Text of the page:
BY MATT SHORTALL
Local residents and members of the Woodhaven Residents’ Block Association met in Queens this past Saturday to protest plans for the expansion of Selective Bus Service (SBS) routes. The Department of Transportation is planning an overhaul of Woodhaven Boulevard that would remove two lanes of traffic and multiple bus stops.
The DOT and MTA have been pushing for Select Bus Service, sometimes referred to as Bus Rapid Transit (BRT), for the last several years. The agencies claim this will provide faster bus service along the entire boulevard, stretching from Rockaway all the way to Woodside. The SBS proposal for Woodhaven Boulevard would remove two lanes of traffic—one in each direction—from use by any vehicles except MTA buses. All other vehicle traffic on the boulevard would have to utilize fewer lanes.
In addition, the DOT and MTA have proposed banning left turns from the boulevard onto cross streets such as Jamaica Avenue and Liberty Avenue, because those turns would interfere with the dedicated bus lanes. Moreover, at several busy intersections, bus riders would have to wait on medians in the boulevard instead of on sidewalks.
Cameras and enforcement officers would enforce the new bus lane rules, and violators would receive tickets.
More than 50 people turned out on a hot and humid late-summer day to have their voices heard. They carried signs that read “Save Our Lanes,” and “No SBS!” In between speakers the protesters chanted, “Trash this plan.”
Sherman Kane, a member of Community Board 9, has lived on Woodhaven Boulevard for the last 20 years. “It will negatively affect all of Woodhaven, but especially Woodhaven Boulevard,” said Kane. “It’s going to take away two lanes of traffic. We don’t need that. Whether on the service road or the main road, it’s going to increase traffic everywhere.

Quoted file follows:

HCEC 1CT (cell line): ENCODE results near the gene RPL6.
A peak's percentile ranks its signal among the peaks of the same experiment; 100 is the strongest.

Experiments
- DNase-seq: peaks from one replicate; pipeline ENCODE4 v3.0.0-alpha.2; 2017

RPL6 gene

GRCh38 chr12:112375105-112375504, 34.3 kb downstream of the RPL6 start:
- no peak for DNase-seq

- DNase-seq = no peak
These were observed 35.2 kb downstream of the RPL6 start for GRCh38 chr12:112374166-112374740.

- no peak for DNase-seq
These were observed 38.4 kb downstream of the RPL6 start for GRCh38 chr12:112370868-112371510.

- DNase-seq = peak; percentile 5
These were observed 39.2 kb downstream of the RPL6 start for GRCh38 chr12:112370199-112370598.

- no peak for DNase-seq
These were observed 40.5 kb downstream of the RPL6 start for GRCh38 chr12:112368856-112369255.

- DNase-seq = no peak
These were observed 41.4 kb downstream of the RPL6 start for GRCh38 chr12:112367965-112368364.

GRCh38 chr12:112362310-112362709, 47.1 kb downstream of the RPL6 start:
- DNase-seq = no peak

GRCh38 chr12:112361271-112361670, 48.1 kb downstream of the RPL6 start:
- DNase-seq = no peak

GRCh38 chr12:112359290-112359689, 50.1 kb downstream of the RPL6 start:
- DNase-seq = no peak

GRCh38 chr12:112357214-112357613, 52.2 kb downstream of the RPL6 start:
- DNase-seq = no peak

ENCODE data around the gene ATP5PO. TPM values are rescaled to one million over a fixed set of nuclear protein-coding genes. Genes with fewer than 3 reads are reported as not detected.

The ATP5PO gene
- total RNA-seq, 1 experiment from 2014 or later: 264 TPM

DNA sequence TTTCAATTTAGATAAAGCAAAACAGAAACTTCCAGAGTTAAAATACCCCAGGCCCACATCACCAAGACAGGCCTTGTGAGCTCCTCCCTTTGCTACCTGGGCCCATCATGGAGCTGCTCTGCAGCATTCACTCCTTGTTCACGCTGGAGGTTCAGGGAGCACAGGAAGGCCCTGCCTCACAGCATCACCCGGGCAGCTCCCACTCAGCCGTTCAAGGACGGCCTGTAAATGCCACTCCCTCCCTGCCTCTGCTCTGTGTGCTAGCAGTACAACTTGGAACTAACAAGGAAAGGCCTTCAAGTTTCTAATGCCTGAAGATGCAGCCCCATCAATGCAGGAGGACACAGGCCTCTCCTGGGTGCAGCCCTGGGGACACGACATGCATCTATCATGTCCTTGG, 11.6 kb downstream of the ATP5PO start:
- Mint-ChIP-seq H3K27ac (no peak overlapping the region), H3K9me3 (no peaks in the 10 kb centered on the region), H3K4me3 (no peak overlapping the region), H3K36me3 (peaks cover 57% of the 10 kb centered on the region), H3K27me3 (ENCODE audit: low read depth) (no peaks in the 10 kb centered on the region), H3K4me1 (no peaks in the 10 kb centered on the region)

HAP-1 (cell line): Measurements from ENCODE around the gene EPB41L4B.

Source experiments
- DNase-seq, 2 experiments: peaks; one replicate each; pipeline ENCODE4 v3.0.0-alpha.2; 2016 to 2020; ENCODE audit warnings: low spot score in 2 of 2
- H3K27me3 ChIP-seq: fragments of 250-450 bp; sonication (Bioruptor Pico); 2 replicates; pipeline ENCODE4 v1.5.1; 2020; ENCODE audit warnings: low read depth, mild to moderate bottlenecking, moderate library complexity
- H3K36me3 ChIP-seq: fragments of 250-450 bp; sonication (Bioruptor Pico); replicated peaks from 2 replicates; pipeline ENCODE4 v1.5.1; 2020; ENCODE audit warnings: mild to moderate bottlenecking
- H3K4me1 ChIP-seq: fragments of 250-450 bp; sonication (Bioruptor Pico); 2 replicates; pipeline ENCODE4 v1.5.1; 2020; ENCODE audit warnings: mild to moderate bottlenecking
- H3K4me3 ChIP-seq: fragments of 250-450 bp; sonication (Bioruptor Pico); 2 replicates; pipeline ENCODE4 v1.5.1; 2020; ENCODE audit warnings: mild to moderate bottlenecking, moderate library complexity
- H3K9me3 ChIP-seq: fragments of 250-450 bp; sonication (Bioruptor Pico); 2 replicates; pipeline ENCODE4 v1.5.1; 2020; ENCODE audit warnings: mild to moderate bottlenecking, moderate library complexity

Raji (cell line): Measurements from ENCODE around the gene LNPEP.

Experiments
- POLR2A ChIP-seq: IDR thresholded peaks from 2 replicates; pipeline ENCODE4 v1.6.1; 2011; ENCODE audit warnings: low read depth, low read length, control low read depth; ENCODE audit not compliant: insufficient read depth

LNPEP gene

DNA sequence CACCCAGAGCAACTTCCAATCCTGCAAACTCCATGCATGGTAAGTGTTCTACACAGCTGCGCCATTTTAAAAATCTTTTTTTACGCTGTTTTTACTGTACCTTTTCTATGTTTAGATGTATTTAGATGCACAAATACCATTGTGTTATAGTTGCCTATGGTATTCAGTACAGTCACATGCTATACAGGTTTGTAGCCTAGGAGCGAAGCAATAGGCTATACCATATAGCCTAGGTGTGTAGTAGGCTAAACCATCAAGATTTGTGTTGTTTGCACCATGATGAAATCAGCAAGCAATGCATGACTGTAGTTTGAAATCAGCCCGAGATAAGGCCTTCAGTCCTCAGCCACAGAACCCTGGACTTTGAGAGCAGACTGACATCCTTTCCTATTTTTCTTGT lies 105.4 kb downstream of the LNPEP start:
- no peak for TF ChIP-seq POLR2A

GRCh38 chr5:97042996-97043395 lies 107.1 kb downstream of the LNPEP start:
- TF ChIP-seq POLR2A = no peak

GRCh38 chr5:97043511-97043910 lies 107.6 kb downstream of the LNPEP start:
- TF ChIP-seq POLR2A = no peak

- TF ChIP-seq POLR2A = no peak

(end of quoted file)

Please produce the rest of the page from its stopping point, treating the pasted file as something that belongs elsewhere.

Marian Molina is another member of Queens Community Board 9 who lives right on Woodhaven Boulevard. “No one here is against public transportation,” she explained. “We’re against taking lanes from the drivers in order to give them to the buses. If you look around right now, it’s Saturday afternoon and we have so much traffic.”
The Queens Public Transit Committee, an advocate group for improved public transportation in the borough, has criticized the DOT’s SBS proposal as sacrificing one mode of transportation in favor of another. “The intersection at Woodhaven and Cross Bay boulevards is one of the most congested thoroughfares in the entire city,” said Scala. “It doesn’t take a genius to know that if you take a glass full of water and start adding more water, it’s going to overflow. South Queens is in danger of cardiac arrest because its main artery is congested.”
The DOT says it’s listening to residents’ concerns and is open to making revisions on the SBS plan if it feels such changes are warranted. “Woodhaven Boulevard is an incredibly important street, but one that is not serving all the residents of Queens as best as it could,” said a spokesperson for the DOT.
In addition to carrying a high volume of traffic, the corridor carries over 30,000 bus passengers daily. Moreover, it has Vision Zero priority status, Mayor Bill De Blasio’s initiative to completely eliminate traffic fatalities by the year 2020, in an area that has one of the highest fatality rates of any street in all of New York City.
“We have made multiple changes to the original plan after listening to the community and working with stakeholders to address their concerns,” said the DOT spokesperson. “This extensive community outreach process has yielded alterations asked for by residents such as not banning left turns on Jamaica Avenue in either direction, while still offering safety enhancements along the corridor that will benefit thousands of pedestrians, drivers and bus riders who travel, shop and work on the corridor every day.”
The DOT says it will closely monitor the impacts of these changes, as it does for all projects.